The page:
The Inlay Process
Since inlays are featured in many of my works, it is appropriate for me to Provide some background on the inlay process as well as how I use them to create my works.
The biggest misconception is that the various colors I use in my work are created with stains, dyes, or paints. That is not so, I have spent a considerable amount of time searching out highly colored exotic woods from around the world and found that very few colors do not exist in nature. I utilize the natural color, and just as importantly, the grain of the wood to create images that will endure a lifetime.
There are several methods used by woodworkers to infuse art work onto the surface of their work. One process is Marquetry, where thin veneers of exotic woods are arranged to create the desired image. The thin sheet comprising the final artwork is then glued onto a substrate or other desired surface. Another method, Intarsia, is the process of creating an image using thicker pieces of woods left at different thickness to create depth and dimension. Due to the resulting surface texture, this method is often left as standalone art and used to decorate vertical surfaces.
Creating the Image
Virtually any subject matter can be inlayed; the only issue is the segmentation of the image to be inlayed. For the novice, the easiest source of pre-segmented images can be found on the internet, just search the internet for "Intarsia" patterns. Books can be another fine source of material. After you have a few projects under your belt, you will get a feel for how to segment on your own and you’ll learn to follow either hair or muscle patterns. Once I have the image drawn, I usually glue the artwork to construction paper and cut the whole thing apart, like a big puzzle.(Image 2)
Transferring the image to the wood
This is probably the most time consuming part of the entire process, it can also be the most expensive. Depending on the image you are creating, and how picky you are about you grain patterns and colors, purchasing the exotic woods can be very expensive. Note the Deer’s neck pattern (Image 8) that piece came from one piece of Honduran Mahogany that I cut from the middle of a fairly large board. The point here is that to get the desired effect you are looking and get the realism you are looking for you may have to be very open minded and flexible in using your materials.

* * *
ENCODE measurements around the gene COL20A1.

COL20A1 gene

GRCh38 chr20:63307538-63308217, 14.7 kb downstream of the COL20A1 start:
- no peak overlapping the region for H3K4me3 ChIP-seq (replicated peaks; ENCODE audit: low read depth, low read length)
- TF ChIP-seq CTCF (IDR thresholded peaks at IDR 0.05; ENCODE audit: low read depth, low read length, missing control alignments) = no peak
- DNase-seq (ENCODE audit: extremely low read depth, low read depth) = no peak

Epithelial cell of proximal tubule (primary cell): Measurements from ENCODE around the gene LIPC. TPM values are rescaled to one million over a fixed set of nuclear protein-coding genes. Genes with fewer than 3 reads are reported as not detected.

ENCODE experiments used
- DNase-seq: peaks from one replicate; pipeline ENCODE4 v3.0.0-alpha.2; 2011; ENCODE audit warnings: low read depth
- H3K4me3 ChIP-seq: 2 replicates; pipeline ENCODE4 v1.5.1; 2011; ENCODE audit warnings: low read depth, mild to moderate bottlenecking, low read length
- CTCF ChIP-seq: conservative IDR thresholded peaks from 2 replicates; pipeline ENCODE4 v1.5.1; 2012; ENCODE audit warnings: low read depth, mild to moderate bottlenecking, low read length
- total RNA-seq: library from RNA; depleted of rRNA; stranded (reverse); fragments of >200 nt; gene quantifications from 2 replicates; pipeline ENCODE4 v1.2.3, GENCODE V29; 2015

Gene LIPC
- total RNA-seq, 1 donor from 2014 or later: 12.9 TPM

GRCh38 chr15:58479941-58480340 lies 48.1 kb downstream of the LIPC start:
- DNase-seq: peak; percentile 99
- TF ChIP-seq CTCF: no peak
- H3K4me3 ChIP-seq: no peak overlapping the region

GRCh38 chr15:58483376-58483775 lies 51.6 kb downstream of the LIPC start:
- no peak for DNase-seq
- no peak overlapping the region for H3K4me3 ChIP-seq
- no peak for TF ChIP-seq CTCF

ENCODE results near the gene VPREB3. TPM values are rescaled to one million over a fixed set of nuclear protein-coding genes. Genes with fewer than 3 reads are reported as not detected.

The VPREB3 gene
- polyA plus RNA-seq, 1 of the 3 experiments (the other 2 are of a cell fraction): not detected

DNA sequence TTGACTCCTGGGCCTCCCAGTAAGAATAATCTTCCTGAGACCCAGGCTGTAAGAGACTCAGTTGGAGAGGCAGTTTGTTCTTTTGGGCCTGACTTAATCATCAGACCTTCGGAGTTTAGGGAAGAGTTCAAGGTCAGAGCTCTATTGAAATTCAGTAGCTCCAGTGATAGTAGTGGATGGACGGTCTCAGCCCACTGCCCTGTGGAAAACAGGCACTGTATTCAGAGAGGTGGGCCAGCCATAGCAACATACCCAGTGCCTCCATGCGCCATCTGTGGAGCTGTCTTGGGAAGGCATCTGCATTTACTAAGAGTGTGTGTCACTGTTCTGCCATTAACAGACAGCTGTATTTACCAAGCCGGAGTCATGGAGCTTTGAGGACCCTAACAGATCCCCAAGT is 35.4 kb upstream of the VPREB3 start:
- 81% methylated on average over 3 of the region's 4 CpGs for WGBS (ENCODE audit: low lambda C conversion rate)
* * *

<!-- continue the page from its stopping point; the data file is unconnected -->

Ok, so once I have the artwork cut apart, "Segmented", I began the daunting and fun task of finding the perfect piece, color, or species of wood to best get across or portray the image I am creating.(Image 1) Always have 2 copies of your artwork, one to cut apart, and another complete copy to use for reference. I actually have to search out, place and cut out each individual piece of the artwork.
Cutting out and assembly of the pieces
I use a scroll saw to cut out the pieces, and a lot of various sanders. If you have never used a scroll saw, practice for a while with your new saw on scraps to get a feel for how aggressive the saw cuts under the various speeds. I actually fit the pieces together as I cut them out in order to make sure the color and grain pattern are exactly what I was looking for (image 3 & 4). Frequently; when you are getting started, you try to use too many types of wood in a single piece and you end up wasting a lot of wood changing you mind several times. You should wait until all pieces are cut out and fitted before you glue the whole thing together prior to the actual inlay. Occasionally you get a piece that allows you the throw your whole color pallet at it, at that point, have fun.
Once the whole piece is finished and glued together I will usually lay out the whole thing on the piece of work I am inlaying into, sort of a dry fit. Once you are ready to go, you can trace your image onto the surface. I use a sharp scribe when I can. This actually scores the top grain, allowing for a clean cut with the router. (Image 6) If I can’t use the scribe, a very sharp #2 pencil will do as well.
Creating the recess
I generally use several routers in various sizes to make the recess in the wood and various chisels to tweak the final fit (Images 5 & 6) Usually several dry fits are required before the piece will actually fit into the recess. I start at the center and work my way to the edges till I get the proper fit. Once the proper fit is made, I glue the pieces into the recess (Images 5, 6 & 7).
After the inlays have dried for a day and if the piece is small enough, I put it through a sander, if not, I hand sand it with palm sanders. I generally choose my finishes based on the inlays I’ve used, I use either polyurethane, or a Polly/Oil finish on the pieces. See finished piece in (Image 8).